Berkeley Patients Group on San Pablo Avenue: may be forced to move. Photos: Frances Dinkelspiel

The owner of the building that houses the Berkeley Patients Group has put it up for sale, further fueling whispers that the federal government sent a letter ordering the cannabis dispensary to shut down.

Gordon Commerical Real Estate is listing the property at 2747 San Pablo Avenue, which is owned by David Mayeri, as a development site for $2.55 million. The 17,500 square foot structure, built in 1953, is an old car dealership, and has a distinctive rounded front room with curved windows that once displayed automobiles. The property has permits in place for a five-story mixed-use building.

The East Bay Express reported in February that the head of NORML, a marijuana advocacy group, said that BPG had gotten a letter from the federal government telling it to shut down. Officials from Berkeley Patients Group have declined to confirm or deny the reports that Mayeri received a letter from U.S. Attorney Melissa Haag. But well-informed sources who asked not to be named tell Berkeleyside that Mayeri got a notice in late November.Mayeri declined to comment.

Haag and other U.S. Attorneys in northern California have sent out a number of letters to property owners who rent to cannabis companies, giving them 45 days to stop the sale and distribution of cannabis on their property or face steep fines, criminal prosecution, or forfeiture of their property. Many of the letters have gone to dispensaries that operate within 1,000 feet of a school or playground.

A excerpt from a letter sent to a San Francisco property owner. Image: KQED

Berkeley Patients Group sits 907 feet from Ecole Bilingue on Heinz Avenue.

If BPG, Berkeley’s largest cannabis dispensary shuts down, the closure will have significant implications. BPG currently employees 75 people and serves thousands of cannabis patients each month.

Finding another site in Berkeley may not be easy. BPG has been trying to find a larger spot for years, and made an unsuccessful bid to move into the old Scharffen Berger building on Heinz in 2010. The plans were scuttled after Wareham Development bought the building, preempting the move.

“In this climate, it is going to be hard to get a landlord to rent to you,” said Charley Pappas, whose San Francisco Divinity Tree dispensary closed late last year after receiving a federal letter. He is a member of Berkeley’s Medical Cannabis Commission and would like to open a dispensary in Berkeley. “If I were a landlord I would think twice about renting to a dispensary.”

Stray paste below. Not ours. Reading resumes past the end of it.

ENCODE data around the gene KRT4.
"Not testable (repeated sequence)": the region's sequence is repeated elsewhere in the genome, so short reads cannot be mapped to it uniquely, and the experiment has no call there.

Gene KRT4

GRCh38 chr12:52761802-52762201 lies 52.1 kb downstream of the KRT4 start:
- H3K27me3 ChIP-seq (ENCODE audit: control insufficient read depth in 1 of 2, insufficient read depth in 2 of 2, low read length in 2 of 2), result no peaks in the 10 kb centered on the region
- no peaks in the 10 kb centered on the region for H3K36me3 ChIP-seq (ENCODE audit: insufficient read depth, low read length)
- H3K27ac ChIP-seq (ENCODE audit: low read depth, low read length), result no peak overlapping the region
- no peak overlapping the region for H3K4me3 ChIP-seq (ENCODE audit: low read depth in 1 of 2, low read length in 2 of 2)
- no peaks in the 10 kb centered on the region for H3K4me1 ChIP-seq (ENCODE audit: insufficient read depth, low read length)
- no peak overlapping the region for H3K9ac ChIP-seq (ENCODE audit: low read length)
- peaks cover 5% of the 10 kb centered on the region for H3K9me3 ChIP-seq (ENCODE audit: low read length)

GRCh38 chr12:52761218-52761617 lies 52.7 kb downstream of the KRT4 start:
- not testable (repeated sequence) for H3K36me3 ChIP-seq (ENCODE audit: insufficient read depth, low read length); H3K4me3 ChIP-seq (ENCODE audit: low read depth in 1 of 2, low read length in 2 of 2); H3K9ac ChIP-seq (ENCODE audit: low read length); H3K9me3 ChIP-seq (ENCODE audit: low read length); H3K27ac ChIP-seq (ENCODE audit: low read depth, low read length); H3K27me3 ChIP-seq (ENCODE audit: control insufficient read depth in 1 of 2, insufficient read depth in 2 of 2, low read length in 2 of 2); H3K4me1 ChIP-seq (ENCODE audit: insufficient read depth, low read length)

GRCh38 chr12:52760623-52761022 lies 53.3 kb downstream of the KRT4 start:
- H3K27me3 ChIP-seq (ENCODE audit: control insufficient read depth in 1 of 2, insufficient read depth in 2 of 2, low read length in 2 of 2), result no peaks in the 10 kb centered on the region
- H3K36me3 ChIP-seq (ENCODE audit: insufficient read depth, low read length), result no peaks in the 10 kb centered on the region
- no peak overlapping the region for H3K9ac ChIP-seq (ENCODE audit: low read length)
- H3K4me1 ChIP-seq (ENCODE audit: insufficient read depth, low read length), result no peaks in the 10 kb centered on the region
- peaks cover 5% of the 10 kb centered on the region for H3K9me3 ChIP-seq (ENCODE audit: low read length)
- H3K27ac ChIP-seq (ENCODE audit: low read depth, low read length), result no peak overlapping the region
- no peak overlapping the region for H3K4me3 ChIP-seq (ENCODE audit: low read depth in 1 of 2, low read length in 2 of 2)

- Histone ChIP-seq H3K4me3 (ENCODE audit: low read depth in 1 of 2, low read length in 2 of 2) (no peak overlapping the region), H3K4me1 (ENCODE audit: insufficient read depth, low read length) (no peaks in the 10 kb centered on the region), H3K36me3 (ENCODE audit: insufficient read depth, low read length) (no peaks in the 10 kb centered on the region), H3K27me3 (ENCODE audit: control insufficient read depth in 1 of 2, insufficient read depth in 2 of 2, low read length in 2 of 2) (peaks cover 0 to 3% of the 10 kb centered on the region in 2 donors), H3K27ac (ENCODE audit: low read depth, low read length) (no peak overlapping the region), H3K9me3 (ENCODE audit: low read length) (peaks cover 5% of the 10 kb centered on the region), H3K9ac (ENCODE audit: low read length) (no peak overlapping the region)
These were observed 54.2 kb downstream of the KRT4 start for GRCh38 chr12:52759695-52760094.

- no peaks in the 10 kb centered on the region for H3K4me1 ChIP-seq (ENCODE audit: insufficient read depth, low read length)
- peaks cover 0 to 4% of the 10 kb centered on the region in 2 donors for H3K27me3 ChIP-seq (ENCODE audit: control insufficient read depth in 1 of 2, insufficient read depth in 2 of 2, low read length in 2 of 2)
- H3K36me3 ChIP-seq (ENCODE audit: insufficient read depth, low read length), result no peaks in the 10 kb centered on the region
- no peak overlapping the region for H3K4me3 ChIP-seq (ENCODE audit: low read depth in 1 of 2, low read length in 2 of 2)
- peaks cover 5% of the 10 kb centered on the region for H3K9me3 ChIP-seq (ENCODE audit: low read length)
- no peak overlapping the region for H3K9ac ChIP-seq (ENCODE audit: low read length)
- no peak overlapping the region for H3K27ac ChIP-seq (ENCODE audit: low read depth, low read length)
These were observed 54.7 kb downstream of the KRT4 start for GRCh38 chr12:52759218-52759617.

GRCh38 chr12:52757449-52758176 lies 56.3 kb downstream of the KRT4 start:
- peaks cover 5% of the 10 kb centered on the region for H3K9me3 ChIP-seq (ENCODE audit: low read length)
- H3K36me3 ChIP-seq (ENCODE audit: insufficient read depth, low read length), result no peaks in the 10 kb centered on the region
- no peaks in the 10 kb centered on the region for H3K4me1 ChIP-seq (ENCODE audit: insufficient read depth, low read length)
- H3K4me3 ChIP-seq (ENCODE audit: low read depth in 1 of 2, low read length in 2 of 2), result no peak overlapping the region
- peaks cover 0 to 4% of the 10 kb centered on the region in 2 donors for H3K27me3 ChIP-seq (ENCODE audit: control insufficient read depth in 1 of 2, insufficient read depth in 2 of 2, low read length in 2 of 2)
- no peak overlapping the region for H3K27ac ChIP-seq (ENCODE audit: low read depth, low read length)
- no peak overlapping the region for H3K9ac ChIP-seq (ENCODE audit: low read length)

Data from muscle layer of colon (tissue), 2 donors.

Berkeley Patients Group: employs around 75 and serves several thousand customers

It is unclear if Berkeley Patients Group would have to apply for a new dispensary permit if it moves from its current location. Zach Cowan, the Berkeley city attorney, said he could not comment on whether BPG would have to apply for a new permit because he does not know under what circumstances it would have closed.

“I would want to look very closely at what the federal government said before I say anything about it,” said Cowan.

Currently, there is no established permitting process for new dispensaries. Measure T, which Berkeley voters adopted in November 2010, expanded the number of possible permitted dispensaries from three to four, established the Medical Cannabis Commission and gave it the responsibility to draft a permitting process. The City Council would have final say on any new regulations.

But the Medical Cannabis Commission just started to meet in September and is still working on new rules. They most likely will not be finished until the summer, said Pappas.

The federal letter is just the latest in a series of challenges confronting Berkeley Patients Group. The state of California informed the organization in February 2011 that it owes $6.4 million in unpaid sales taxes and interest. BPG is currently working out a payment plan with the Board of Equalization.

BPG is suing former executive Rebecca DeKeuster for breach of contract and non-payment of more than $600,000 in loans. BPG sent DeKuester to Maine to help open some dispensaries there but she abandoned her partnership with BPG and formed a new business alliance. BPG accused her in July 2011 of stealing trade secrets. DeKeuster’s new business, the Northeast Patients Group, filed a countersuit against BPG.

Berkeley orders two cannabis collectives to shut down [02.22.12]
Councilmember: Look at unauthorized cannabis collectives [12.06.11]
Commission ponders growth of unlicensed pot clubs [11.4.11]
Concerns raised about new medical cannabis collective [10.27.11]
Rapid growth of cannabis collective raises concerns [9.29.11]
Berkeley cannabis lawsuit reveals bitter infighting [07.18.11]
Pot club move halted [04.2910]
Pot au chocolat: The Scharffen Berger decision [02.08.10]

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Frances Dinkelspiel, Berkeleyside and CItyside co-founder, is a journalist and author. Her first book, Towers of Gold: How One Jewish Immigrant Named Isaias Hellman Created California, published in November...